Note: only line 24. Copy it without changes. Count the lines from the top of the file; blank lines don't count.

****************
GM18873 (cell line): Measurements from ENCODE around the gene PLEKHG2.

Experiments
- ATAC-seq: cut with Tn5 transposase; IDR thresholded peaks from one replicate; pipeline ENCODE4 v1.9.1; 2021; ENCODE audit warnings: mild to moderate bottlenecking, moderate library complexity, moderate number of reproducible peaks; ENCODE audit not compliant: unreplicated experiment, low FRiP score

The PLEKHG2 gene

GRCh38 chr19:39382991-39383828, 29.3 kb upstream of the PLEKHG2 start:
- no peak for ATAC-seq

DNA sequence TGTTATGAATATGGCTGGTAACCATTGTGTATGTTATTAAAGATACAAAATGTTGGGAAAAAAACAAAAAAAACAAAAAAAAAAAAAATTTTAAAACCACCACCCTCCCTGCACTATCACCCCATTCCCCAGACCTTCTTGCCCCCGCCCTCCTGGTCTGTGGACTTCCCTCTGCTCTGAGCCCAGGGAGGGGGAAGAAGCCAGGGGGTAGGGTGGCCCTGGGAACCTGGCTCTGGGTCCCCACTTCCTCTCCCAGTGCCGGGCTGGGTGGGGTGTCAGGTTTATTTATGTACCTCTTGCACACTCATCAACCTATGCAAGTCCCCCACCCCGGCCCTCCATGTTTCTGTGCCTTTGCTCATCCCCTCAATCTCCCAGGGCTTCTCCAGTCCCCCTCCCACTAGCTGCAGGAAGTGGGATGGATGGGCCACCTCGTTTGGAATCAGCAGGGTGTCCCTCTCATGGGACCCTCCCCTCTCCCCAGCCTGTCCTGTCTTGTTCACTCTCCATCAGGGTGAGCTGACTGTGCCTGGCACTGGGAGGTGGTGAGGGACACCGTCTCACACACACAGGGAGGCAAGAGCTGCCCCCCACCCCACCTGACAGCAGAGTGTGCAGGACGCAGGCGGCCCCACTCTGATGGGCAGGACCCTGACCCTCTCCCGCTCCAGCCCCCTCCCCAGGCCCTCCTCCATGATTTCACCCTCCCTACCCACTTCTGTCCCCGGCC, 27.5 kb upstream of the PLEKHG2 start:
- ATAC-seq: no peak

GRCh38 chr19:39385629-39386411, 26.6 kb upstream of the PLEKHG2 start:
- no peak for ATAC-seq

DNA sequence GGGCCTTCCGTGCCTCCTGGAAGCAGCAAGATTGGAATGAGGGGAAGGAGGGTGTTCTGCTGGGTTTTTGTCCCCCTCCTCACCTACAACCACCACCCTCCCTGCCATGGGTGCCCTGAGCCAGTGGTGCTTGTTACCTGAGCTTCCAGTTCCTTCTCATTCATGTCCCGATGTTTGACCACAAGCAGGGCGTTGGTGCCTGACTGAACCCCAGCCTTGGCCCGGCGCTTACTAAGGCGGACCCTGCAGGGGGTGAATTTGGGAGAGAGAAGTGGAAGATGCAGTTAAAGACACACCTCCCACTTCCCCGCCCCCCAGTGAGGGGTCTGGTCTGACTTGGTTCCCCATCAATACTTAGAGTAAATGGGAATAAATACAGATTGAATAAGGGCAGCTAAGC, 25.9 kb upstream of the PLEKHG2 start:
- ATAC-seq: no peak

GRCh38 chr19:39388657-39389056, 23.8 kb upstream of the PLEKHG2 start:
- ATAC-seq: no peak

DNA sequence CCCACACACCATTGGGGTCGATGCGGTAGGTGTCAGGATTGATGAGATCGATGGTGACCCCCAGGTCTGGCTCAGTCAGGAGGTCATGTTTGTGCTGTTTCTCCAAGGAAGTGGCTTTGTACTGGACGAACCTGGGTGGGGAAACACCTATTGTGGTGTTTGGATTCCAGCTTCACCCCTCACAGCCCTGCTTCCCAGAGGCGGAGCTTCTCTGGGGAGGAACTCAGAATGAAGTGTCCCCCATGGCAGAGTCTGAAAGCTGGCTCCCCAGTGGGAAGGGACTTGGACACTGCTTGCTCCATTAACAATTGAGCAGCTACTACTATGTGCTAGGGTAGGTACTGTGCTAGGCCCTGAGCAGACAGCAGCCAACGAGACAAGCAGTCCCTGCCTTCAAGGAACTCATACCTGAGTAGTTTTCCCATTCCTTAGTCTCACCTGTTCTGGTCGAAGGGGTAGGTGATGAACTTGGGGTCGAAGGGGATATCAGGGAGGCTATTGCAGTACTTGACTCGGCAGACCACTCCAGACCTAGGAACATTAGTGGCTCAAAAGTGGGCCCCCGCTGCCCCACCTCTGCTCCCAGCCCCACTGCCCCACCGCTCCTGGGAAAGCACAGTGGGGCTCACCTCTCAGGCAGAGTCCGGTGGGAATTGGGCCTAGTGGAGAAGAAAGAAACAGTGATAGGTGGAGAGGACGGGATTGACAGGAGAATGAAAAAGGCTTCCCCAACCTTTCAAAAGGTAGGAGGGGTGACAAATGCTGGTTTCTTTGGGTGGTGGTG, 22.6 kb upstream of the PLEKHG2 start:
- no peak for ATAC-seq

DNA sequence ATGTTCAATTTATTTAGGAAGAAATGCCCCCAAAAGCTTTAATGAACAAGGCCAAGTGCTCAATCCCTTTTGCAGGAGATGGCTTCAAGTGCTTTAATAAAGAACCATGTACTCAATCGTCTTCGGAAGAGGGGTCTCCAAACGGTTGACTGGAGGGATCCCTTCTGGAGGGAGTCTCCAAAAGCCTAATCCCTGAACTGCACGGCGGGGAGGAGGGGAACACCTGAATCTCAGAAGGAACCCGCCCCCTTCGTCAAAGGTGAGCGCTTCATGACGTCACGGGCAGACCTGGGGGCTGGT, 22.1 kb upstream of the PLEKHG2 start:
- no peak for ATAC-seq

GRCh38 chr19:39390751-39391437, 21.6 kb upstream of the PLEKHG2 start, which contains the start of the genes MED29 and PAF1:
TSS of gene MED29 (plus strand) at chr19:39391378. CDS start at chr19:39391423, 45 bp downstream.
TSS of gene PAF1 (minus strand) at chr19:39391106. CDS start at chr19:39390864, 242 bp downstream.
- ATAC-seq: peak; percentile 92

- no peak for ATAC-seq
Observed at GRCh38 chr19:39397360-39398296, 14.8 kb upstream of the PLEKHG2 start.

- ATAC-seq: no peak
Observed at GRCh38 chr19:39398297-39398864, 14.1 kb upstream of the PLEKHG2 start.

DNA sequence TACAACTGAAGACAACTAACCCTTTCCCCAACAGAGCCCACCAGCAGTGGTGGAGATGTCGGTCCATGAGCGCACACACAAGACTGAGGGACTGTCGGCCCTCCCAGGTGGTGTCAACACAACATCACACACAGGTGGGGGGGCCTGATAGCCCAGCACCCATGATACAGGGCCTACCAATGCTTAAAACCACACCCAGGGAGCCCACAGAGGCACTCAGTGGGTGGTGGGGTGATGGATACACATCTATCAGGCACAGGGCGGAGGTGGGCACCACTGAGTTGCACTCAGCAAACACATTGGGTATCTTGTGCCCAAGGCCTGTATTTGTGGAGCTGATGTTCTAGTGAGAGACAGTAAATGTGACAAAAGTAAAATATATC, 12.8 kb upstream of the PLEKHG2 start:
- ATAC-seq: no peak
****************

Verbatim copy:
Observed at GRCh38 chr19:39397360-39398296, 14.8 kb upstream of the PLEKHG2 start.